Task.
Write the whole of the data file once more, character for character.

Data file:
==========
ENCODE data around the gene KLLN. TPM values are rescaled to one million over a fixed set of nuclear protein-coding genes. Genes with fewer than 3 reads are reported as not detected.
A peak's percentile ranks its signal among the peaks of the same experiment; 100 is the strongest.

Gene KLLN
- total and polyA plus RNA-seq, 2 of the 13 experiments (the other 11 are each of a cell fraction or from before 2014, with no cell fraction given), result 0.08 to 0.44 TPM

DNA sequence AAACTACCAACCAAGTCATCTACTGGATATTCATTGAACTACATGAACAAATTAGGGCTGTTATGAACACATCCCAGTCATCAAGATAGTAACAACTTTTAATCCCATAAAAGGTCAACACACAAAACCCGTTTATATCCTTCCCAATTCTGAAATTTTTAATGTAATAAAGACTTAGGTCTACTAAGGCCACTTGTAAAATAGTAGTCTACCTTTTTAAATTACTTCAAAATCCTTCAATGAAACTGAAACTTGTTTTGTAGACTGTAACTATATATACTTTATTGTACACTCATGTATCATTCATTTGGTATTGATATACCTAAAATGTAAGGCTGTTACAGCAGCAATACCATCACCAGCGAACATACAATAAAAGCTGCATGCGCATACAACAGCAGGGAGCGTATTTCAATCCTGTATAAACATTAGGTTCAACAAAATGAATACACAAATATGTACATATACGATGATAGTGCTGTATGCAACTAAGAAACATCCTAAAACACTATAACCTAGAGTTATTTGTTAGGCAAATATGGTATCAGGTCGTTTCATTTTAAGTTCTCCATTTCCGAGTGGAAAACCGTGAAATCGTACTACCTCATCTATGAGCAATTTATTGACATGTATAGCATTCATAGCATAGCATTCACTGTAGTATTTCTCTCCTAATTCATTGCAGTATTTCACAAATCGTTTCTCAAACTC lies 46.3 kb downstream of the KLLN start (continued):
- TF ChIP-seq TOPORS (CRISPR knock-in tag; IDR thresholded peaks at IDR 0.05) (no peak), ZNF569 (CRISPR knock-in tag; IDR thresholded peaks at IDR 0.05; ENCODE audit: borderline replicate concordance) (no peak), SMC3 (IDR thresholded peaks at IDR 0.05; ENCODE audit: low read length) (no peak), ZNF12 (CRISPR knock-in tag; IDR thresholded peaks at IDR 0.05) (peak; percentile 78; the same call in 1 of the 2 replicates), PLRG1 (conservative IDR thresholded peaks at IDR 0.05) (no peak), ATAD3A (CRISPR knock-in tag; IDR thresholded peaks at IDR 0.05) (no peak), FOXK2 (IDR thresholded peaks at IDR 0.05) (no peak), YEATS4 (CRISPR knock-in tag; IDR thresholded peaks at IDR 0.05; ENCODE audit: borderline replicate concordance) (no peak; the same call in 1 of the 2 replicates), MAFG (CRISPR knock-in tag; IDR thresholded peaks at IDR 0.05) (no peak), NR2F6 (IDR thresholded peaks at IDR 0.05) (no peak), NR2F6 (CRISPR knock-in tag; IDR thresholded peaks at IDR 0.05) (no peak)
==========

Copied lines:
ENCODE data around the gene KLLN. TPM values are rescaled to one million over a fixed set of nuclear protein-coding genes. Genes with fewer than 3 reads are reported as not detected.
A peak's percentile ranks its signal among the peaks of the same experiment; 100 is the strongest.

Gene KLLN
- total and polyA plus RNA-seq, 2 of the 13 experiments (the other 11 are each of a cell fraction or from before 2014, with no cell fraction given), result 0.08 to 0.44 TPM

DNA sequence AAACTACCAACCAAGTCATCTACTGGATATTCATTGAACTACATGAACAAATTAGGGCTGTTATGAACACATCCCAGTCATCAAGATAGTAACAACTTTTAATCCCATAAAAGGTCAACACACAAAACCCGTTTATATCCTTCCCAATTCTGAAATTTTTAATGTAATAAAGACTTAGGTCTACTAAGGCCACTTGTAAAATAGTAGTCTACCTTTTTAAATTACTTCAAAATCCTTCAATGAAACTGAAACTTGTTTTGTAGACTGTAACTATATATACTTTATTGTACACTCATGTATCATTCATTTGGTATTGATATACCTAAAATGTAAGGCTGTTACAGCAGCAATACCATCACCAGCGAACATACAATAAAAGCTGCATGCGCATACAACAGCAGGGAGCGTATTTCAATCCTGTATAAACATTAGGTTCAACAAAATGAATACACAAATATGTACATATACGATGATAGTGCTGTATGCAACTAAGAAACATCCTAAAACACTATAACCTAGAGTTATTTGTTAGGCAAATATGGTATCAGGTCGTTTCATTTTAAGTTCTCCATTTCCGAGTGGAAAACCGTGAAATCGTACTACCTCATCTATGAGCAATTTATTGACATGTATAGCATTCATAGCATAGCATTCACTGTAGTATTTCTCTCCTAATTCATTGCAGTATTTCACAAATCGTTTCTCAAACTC lies 46.3 kb downstream of the KLLN start (continued):
- TF ChIP-seq TOPORS (CRISPR knock-in tag; IDR thresholded peaks at IDR 0.05) (no peak), ZNF569 (CRISPR knock-in tag; IDR thresholded peaks at IDR 0.05; ENCODE audit: borderline replicate concordance) (no peak), SMC3 (IDR thresholded peaks at IDR 0.05; ENCODE audit: low read length) (no peak), ZNF12 (CRISPR knock-in tag; IDR thresholded peaks at IDR 0.05) (peak; percentile 78; the same call in 1 of the 2 replicates), PLRG1 (conservative IDR thresholded peaks at IDR 0.05) (no peak), ATAD3A (CRISPR knock-in tag; IDR thresholded peaks at IDR 0.05) (no peak), FOXK2 (IDR thresholded peaks at IDR 0.05) (no peak), YEATS4 (CRISPR knock-in tag; IDR thresholded peaks at IDR 0.05; ENCODE audit: borderline replicate concordance) (no peak; the same call in 1 of the 2 replicates), MAFG (CRISPR knock-in tag; IDR thresholded peaks at IDR 0.05) (no peak), NR2F6 (IDR thresholded peaks at IDR 0.05) (no peak), NR2F6 (CRISPR knock-in tag; IDR thresholded peaks at IDR 0.05) (no peak)